2. “There’s Substack…” I paid the yearly $50 US subscription for two big names. When renewal time rolled around, in both cases Substack extended the subscription automatically without consulting the reader. Luckily my credit card had expired so nothing happened. Even my sub par Postmedia morning paper allows me to choose whether to extend or not.
    I renewed Big Name Number One because he churns out excellent and hard hitting copy on a regular basis. As for BN Number Two, DJC produces better stories in a week than the former does in a year. No renewal, but plenty of hounding to do so.
    In fairness, both writers can be accessed for free, but to me that’s not right. If a blog is worthwhile, readers should pony up. DJC has his reasons but judging from my experience his reluctance to get involved with Substack is understandable.
    No matter where David’s blog ends up, he’s been a seventeen year courageous and literary marvel.

  3. Hi David,
    Another blog Ive read for many years (bikesnobnyc) has had similar comments and last year put out a couple of requests for voluntary donations; either one time or regular. I don’t know what amount came in, but apparently it was enough to hold off paywalling. If that’s something you set up, I’d participate. Thanks for writing!

  4. I read your blog and only one other every day you post. The other is a Formula 1 blog operated by long-time journo Joe Saward. So here are my two cents worth:

    1. Increase revenue by (a) hosting live events online and charging a fee to participate; (b) writing & selling books on related topics; or (c) selling merch like mugs, mouse pads or stickers.


    2. Decreasing costs by (a) joining with other bloggers to share overhead ie one site to read 2 or 3 bloggers; or (b) transforming your blog into a regular column on the websites of mags like The Tyee or Alberta Views.

    That’s all I got, Dave. I’m sure you’ve considered and rejected most/ all of them. There’s always Lotto Max.

  5. And I thoroughly agree with you in regards to the Tyee and Alberta Views. I found Alberta Views by searching for pieces from Graham Thomson, and the Tyee by searching for Andrew Nikiforuk. I would also suggest the Walrus as another print magazine.

  6. It is a sad state of affairs out there for journalists and open access to information. I don’t remember what it was but something happened in 2016 and suddenly it seemed even more than ever the “wrong” opinions became increasingly difficult to find online. Now EVERYTHING on the internet is broken. I don’t think that was the intention per se, but here we are.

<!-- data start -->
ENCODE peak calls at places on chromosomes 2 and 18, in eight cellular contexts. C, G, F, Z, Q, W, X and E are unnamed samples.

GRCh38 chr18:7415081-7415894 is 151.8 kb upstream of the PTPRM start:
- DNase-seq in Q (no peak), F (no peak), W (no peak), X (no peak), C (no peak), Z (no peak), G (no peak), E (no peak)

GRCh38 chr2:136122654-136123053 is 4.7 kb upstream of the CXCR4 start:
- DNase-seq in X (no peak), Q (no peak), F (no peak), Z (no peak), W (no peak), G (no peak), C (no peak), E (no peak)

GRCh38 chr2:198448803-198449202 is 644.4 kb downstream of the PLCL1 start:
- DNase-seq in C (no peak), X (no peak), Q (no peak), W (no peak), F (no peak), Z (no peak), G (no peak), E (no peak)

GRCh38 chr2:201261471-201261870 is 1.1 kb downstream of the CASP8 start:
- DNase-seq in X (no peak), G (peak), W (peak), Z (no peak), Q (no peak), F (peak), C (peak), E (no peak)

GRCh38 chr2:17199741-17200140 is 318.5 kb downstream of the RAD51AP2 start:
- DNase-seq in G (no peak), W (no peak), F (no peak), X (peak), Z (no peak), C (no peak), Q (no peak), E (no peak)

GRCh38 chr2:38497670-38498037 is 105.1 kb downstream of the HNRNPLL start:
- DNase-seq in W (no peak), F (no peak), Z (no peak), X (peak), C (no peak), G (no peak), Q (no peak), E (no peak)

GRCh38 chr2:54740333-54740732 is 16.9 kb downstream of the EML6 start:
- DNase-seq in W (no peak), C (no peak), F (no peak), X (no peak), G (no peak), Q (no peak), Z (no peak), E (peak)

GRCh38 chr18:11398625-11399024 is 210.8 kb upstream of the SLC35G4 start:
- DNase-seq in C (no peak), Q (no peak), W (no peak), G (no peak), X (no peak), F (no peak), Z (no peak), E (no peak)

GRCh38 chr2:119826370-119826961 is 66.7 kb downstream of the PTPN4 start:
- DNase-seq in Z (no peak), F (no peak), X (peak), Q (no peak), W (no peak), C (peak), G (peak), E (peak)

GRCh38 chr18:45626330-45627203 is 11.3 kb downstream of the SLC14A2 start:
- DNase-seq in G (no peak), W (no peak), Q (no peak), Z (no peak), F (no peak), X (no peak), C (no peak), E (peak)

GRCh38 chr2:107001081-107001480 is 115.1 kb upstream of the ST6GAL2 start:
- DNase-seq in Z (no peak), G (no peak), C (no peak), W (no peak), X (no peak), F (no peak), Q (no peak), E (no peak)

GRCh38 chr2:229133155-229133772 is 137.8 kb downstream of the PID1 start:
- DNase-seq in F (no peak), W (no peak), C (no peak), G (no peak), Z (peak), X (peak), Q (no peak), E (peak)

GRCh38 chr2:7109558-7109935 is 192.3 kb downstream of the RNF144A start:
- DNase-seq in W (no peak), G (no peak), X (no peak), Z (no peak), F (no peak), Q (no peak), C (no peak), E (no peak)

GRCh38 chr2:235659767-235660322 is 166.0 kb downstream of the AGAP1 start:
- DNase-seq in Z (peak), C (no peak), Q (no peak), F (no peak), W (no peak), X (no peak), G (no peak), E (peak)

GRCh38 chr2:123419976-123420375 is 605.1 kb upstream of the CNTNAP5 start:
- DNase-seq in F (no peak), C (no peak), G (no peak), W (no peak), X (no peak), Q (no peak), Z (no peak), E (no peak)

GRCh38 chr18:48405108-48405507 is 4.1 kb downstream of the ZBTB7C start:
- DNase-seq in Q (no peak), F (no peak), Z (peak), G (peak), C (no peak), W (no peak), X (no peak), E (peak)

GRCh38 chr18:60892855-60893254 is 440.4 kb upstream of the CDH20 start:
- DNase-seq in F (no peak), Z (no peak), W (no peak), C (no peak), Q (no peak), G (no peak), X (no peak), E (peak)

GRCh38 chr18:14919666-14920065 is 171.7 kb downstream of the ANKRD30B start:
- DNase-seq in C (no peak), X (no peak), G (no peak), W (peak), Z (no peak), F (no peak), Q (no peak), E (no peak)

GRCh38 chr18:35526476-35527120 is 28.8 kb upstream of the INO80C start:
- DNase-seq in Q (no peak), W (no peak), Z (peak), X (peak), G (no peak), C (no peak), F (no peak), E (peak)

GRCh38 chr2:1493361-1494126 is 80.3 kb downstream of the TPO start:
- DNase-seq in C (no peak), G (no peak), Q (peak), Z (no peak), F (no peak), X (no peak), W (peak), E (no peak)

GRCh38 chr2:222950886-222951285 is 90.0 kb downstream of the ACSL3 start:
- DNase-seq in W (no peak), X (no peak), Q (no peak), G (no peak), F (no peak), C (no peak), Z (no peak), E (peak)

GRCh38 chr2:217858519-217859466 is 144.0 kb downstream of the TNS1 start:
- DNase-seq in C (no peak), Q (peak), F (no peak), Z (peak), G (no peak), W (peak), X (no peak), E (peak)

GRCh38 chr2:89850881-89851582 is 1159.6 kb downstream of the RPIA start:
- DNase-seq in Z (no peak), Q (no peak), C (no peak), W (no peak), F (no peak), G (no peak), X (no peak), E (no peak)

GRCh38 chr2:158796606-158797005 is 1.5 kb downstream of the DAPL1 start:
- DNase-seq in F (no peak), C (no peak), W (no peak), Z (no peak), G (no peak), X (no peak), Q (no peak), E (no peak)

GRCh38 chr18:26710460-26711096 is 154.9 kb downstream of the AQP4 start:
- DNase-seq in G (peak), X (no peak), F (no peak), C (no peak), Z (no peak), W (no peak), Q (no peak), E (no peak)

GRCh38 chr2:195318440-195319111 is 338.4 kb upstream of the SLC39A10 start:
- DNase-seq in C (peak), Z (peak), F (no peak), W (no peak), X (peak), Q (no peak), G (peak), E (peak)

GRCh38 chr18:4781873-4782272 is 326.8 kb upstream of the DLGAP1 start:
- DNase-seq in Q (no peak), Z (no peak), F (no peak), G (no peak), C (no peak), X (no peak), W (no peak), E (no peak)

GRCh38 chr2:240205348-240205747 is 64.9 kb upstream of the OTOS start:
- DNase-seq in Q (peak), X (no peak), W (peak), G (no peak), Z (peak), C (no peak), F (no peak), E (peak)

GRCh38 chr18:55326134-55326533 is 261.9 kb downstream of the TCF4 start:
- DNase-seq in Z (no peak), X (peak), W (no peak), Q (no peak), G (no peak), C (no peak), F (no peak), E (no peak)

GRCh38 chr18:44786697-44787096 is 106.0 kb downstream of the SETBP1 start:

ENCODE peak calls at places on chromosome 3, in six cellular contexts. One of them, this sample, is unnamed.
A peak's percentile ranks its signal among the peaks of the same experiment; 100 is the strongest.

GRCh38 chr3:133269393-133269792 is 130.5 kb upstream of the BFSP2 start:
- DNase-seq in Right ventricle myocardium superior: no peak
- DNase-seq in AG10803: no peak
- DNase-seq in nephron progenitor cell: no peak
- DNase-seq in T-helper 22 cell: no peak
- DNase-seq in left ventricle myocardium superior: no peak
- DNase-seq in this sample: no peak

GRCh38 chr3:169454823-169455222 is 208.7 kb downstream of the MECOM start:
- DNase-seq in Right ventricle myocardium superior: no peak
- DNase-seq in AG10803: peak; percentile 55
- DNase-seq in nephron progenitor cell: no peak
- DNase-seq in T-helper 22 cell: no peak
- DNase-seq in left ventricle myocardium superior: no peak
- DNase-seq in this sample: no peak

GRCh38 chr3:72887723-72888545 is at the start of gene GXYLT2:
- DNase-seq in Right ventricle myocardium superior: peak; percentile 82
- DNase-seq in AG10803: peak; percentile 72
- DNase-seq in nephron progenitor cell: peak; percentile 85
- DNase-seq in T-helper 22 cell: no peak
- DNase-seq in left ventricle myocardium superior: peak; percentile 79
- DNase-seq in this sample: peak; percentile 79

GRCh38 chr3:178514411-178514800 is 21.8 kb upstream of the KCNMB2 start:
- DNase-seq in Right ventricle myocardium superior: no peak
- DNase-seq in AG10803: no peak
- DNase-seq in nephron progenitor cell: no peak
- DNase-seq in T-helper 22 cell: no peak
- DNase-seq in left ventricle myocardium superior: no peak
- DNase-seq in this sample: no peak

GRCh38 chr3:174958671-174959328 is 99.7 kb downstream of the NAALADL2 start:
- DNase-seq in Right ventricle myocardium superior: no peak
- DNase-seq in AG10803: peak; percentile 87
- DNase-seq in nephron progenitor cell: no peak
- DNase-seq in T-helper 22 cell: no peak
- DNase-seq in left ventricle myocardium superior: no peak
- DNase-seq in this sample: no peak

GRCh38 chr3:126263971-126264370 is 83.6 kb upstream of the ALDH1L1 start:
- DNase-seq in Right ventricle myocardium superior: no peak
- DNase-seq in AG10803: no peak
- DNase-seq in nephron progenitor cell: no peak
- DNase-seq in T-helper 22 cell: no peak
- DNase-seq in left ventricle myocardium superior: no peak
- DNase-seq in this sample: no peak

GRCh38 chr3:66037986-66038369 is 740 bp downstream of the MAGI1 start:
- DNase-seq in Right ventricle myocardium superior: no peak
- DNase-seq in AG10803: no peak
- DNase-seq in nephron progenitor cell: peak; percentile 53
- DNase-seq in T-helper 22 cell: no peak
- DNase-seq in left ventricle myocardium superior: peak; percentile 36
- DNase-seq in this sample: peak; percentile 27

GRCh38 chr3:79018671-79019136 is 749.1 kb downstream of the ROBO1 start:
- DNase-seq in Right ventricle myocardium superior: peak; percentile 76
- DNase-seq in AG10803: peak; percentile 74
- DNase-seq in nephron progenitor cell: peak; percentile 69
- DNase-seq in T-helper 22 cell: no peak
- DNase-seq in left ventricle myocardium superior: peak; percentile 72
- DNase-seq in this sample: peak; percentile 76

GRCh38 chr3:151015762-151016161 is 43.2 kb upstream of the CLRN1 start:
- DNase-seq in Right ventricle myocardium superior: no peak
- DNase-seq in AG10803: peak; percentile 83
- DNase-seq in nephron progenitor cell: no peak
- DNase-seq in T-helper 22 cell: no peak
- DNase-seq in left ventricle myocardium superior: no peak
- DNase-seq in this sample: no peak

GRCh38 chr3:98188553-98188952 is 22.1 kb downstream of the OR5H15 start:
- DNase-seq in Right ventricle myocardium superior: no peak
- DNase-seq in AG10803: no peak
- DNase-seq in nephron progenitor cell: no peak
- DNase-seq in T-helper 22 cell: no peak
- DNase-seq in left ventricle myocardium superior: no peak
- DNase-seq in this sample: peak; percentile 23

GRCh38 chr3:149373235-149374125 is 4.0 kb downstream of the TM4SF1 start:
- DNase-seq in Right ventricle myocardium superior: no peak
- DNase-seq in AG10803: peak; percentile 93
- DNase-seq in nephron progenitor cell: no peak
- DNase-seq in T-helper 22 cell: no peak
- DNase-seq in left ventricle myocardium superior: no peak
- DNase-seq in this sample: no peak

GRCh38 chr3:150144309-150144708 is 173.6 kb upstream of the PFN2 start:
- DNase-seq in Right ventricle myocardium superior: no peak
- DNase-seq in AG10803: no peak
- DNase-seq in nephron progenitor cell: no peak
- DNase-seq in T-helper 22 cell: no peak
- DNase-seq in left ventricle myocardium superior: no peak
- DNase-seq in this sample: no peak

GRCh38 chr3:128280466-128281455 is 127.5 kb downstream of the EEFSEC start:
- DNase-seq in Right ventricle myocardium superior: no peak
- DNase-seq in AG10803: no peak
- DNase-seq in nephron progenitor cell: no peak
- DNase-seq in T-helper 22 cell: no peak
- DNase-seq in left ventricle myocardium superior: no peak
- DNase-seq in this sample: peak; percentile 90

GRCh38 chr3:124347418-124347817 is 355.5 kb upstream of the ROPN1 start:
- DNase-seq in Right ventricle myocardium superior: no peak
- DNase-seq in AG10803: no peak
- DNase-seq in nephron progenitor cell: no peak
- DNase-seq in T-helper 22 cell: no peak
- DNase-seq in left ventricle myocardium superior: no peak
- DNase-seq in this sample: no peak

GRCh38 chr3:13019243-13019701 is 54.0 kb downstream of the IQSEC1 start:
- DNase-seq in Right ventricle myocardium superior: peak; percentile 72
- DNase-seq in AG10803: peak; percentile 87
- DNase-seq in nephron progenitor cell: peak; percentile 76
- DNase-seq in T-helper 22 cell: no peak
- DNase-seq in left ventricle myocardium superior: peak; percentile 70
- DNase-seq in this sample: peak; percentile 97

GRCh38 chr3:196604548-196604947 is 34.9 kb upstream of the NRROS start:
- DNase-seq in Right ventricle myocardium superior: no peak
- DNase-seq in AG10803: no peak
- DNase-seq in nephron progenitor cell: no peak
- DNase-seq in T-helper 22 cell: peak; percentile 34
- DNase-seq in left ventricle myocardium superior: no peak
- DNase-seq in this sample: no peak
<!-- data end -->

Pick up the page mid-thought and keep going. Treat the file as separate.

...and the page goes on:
In many cases the status of the web today reminds me a lot of web1.0. Link aggregators, bloggers, commentators, often times are much more effective at circulating journalists work than social media or god forbid google.

    With newspapers long ago deciding they would rather pay shareholders than journalists, a project such as this one (which honestly is legendary) I’d more essential than ever, of which I’m sure you’re quite aware.

    The problem with substack is it has the same vulnerabilities as Twitter and Facebook, you have no control
    Over the platform, and they can boot you if they want to; and that’s before it’s bought or destroyed by another tech bro.

    In all honesty I also think that appealing for subscriptions (I wouldn’t necessarily call them donations, you’re doing a lot of work) is fine and makes the most sense, you don’t have to paywall anything & folks who can afford to contribute monthly can do it then.

    If I am being really honest I think it’s high time some institutions, unions, community organizations, NGOs, churches (?), need to break out the chequebook and start supporting some of these hard working journalists. It is far too important to be a plaything for billionaires.

  7. Hello Anonymous,